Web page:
convey location during emergency calling.

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6.2.  Mapping from Location to a PSAP URI

   To route an emergency call, we make use of the [ecrit] mapping
   service which takes a location expressed by a PIDF-LO and returns one
   or more PSAP URIs.  The request includes the service urn which is
   used to determine which entity should receive the call.  The URI
   would replace the Request URI in a SIP INVITE.

   It is desirable for the endpoint to do the mapping from location to
   PSAP URI.  This will allow for a fallback map to be know.  It is
   desirable for the first active signaling element (first hop proxy for
   SIP) to do an [ecrit] mapping as well, as this will be the freshest
   and most up-to-date URI of the appropriate PSAP.  If the device
   included a PSAP URI from fallback mapping in the SIP INVITE, the
   first SIP element SHOULD do its mapping and use this result to
   forward the message towards the PSAP.  The fallback mapping's purpose
   is in case the SIP element's mapping failed, the element would have a
   route already in the message, just not one that is the freshest.

   At the time of a call, it may be the case that the element doing the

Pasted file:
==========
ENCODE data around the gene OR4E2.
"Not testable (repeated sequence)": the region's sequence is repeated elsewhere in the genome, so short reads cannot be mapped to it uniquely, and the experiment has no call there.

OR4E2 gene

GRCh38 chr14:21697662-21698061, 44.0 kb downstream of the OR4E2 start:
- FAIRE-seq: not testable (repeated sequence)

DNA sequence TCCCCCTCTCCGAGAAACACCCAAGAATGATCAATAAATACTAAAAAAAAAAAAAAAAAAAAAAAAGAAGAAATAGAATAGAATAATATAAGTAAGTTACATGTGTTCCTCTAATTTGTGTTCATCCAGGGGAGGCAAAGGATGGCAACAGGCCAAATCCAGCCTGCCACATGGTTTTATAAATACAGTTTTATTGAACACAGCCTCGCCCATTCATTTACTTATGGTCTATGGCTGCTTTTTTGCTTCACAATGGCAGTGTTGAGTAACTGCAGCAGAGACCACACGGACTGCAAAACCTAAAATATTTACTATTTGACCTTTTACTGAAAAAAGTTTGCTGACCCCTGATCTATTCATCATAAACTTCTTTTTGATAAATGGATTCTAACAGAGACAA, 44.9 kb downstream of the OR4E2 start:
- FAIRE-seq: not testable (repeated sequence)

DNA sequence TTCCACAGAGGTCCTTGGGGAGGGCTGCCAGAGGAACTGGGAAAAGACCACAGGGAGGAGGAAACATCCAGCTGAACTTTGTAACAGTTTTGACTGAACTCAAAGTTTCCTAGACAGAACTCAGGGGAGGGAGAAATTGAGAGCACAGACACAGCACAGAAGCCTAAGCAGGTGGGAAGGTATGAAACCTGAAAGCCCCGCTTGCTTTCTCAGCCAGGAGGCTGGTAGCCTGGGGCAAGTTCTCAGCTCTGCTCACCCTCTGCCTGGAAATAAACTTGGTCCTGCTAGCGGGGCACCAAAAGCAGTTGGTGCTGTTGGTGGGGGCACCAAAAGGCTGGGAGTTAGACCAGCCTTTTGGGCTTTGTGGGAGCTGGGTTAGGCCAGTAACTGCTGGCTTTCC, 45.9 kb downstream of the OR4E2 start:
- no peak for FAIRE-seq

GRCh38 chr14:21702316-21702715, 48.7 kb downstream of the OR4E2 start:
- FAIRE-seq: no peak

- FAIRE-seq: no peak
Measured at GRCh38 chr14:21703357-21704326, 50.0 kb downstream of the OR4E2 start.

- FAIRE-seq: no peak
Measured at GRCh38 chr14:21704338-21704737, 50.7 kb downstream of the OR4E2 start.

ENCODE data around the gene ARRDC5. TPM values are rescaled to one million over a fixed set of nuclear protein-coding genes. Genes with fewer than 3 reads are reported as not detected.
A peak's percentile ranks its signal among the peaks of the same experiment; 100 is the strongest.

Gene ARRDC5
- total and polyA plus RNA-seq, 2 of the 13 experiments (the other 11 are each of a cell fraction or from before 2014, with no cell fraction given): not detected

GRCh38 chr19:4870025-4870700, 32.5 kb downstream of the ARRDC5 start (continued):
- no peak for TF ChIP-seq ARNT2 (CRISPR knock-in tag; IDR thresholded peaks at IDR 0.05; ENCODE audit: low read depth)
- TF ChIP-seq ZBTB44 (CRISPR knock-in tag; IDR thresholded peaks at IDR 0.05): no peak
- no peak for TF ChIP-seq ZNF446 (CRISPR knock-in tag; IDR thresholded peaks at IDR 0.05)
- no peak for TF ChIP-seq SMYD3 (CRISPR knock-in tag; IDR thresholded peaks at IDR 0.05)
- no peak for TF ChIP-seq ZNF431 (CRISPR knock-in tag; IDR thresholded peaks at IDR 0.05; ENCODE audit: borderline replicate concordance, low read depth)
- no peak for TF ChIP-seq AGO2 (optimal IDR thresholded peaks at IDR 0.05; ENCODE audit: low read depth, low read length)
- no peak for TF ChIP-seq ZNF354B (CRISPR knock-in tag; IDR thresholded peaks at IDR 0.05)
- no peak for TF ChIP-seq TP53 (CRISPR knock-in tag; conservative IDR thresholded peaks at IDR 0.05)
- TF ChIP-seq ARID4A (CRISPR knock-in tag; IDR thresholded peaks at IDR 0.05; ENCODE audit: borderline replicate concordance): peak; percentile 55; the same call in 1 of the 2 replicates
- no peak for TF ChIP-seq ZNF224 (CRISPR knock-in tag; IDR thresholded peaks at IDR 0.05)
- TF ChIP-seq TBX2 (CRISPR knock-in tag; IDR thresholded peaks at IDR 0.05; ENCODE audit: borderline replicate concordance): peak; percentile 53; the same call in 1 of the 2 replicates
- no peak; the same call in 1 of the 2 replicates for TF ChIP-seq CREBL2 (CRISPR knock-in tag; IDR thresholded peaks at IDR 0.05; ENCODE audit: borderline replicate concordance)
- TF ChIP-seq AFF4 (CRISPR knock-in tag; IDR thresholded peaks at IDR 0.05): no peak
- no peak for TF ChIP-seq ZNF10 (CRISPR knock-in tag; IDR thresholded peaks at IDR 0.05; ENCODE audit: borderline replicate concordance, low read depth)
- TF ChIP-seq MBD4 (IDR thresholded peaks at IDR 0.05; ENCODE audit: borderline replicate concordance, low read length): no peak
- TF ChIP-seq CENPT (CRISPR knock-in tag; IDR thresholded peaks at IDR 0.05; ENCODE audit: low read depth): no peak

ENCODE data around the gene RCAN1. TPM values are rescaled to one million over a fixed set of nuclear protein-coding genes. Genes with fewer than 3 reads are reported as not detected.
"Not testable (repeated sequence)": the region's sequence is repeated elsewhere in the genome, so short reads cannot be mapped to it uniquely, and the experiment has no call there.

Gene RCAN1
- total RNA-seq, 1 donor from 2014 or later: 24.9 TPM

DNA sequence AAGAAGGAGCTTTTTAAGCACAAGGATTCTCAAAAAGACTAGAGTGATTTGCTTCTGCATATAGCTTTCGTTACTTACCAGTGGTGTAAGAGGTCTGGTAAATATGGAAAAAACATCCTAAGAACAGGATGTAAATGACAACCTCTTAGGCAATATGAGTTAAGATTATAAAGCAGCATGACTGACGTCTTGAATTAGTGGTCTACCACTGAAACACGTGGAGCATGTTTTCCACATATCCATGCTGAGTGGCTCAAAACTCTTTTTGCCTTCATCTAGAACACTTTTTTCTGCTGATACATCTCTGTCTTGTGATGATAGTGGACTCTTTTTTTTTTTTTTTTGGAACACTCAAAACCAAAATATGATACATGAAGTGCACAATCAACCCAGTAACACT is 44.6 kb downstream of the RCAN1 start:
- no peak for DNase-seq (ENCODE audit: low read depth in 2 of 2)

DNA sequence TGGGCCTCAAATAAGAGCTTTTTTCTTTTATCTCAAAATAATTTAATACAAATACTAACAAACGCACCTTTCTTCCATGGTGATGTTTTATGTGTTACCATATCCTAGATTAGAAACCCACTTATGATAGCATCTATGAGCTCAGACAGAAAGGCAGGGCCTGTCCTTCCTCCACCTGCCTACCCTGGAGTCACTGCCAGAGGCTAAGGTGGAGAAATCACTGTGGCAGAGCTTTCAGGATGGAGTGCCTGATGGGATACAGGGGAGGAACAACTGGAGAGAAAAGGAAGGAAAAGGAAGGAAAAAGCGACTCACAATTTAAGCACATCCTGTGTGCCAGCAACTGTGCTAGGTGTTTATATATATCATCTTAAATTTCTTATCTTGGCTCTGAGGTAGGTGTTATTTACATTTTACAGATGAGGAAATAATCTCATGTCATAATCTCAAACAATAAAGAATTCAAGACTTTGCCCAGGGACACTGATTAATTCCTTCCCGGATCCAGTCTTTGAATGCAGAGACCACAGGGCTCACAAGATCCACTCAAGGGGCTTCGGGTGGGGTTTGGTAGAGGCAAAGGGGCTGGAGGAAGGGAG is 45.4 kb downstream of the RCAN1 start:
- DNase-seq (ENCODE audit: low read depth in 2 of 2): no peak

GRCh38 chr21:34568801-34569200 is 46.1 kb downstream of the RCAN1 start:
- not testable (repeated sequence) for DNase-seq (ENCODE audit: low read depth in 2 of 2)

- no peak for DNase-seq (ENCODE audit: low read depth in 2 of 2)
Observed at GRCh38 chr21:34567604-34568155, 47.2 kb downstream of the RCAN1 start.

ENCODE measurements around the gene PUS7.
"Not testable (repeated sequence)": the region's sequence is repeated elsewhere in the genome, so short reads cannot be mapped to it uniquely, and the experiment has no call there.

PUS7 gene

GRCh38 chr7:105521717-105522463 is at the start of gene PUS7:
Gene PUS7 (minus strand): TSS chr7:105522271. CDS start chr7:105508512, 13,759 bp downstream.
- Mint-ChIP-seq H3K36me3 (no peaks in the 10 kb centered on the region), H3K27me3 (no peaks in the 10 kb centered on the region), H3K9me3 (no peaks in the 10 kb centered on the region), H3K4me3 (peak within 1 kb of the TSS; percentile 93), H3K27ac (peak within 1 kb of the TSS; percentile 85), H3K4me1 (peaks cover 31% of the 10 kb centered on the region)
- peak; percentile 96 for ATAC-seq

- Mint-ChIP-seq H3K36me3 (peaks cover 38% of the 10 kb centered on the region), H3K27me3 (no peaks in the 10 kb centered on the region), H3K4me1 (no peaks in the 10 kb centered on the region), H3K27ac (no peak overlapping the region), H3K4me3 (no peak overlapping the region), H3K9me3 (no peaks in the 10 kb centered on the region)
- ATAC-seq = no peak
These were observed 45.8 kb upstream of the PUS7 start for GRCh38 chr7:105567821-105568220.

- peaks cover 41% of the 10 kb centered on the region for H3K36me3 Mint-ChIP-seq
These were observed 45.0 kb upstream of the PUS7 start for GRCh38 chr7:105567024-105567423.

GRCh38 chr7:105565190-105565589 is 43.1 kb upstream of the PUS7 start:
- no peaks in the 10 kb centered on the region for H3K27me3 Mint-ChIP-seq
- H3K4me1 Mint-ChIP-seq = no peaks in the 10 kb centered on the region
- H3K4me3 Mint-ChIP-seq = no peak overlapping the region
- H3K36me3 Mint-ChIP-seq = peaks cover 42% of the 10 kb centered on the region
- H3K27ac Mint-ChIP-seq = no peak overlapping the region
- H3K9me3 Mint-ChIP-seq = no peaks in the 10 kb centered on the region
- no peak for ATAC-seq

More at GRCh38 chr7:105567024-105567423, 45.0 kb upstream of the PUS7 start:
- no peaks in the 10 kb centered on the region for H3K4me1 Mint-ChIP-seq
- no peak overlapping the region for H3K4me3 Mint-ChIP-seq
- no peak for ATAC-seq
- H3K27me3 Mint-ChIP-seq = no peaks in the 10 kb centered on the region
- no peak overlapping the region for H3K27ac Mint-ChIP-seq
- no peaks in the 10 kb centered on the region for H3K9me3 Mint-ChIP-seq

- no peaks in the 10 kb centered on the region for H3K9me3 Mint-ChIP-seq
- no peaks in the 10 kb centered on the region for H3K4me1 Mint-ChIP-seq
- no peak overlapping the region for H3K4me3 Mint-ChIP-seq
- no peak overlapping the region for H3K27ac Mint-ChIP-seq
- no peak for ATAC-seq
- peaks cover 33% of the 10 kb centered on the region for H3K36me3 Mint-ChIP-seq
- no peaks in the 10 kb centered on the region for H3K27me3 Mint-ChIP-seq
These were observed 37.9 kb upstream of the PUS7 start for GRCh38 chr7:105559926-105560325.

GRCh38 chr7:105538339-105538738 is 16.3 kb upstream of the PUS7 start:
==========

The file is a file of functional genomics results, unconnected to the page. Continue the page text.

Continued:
mapping cannot reach the mapping server, or the server could be
   congested.  To guard against the inability to correctly route, or to
   avoid undue delay, it is desirable that an older mapping be kept
   (cached).  The device, if it is doing the mapping, should request a
   mapping whenever it gets location and retain that mapping for use in
   unusual circumstances.  If the first active element maps, it has the
   problem that it will not get location for the device until an
   emergency call is placed.  Thus the first hop proxy cannot do a
   mapping in advance.

   In this case, the DHCP server [or L7 server] will return the mapping
   for the supplied location, which can be retained by the device.  When
   an emergency call is placed, it sends this cached mapping in a
   (loose) Route header.

   Mapping elements should start a timer when requesting a mapping (TLS
   establishment if appropriate), with a time-out of 500ms.  If the
   timer expires before the mapping is complete, the cached mapping
   should be used.

6.3.  Routing the call

   Normal routing mechanisms for the specified URI should be used.  For
   SIP signaled devices, the domain of the URI should be extracted, and
   the DNS consulted for a sip (or sips) SRV.  The resulting NAPTR, if
   present, should be used for the FQDN of the server.